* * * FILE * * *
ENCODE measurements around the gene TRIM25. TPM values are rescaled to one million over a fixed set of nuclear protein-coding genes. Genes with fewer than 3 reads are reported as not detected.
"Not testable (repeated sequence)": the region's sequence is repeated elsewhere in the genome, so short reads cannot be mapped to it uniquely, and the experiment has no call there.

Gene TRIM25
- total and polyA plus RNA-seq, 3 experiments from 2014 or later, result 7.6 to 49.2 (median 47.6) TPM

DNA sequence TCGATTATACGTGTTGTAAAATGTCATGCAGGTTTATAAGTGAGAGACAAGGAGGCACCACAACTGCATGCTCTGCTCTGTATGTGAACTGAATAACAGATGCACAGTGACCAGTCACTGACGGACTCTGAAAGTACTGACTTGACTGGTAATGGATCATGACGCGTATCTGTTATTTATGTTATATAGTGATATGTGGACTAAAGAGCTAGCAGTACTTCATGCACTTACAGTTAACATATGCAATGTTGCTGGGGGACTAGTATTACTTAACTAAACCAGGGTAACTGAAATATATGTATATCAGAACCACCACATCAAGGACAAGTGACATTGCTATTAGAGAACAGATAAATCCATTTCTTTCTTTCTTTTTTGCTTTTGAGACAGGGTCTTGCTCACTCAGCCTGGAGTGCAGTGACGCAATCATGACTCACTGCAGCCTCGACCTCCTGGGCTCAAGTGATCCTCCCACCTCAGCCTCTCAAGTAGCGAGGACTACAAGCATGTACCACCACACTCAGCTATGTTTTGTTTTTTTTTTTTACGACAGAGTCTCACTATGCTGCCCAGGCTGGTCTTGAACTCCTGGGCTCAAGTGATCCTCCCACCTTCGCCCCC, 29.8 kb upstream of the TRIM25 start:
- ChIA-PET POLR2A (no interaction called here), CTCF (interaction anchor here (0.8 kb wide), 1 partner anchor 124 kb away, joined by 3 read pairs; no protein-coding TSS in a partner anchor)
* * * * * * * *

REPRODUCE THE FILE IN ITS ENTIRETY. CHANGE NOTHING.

ENCODE measurements around the gene TRIM25. TPM values are rescaled to one million over a fixed set of nuclear protein-coding genes. Genes with fewer than 3 reads are reported as not detected.
"Not testable (repeated sequence)": the region's sequence is repeated elsewhere in the genome, so short reads cannot be mapped to it uniquely, and the experiment has no call there.

Gene TRIM25
- total and polyA plus RNA-seq, 3 experiments from 2014 or later, result 7.6 to 49.2 (median 47.6) TPM

DNA sequence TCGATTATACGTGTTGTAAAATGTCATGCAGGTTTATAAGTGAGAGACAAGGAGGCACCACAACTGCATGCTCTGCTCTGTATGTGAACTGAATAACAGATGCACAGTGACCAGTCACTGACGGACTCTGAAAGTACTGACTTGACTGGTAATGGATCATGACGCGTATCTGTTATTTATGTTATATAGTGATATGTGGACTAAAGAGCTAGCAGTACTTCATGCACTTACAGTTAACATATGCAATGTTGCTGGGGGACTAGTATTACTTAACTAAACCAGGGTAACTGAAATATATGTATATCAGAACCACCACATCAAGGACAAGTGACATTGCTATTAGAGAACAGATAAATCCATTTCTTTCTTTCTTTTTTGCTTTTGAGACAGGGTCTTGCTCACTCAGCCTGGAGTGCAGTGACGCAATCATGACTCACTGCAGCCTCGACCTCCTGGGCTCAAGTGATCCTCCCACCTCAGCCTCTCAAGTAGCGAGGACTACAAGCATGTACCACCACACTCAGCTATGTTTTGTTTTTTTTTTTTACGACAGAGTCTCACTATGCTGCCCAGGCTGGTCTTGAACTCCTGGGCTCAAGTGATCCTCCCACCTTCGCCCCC, 29.8 kb upstream of the TRIM25 start:
- ChIA-PET POLR2A (no interaction called here), CTCF (interaction anchor here (0.8 kb wide), 1 partner anchor 124 kb away, joined by 3 read pairs; no protein-coding TSS in a partner anchor)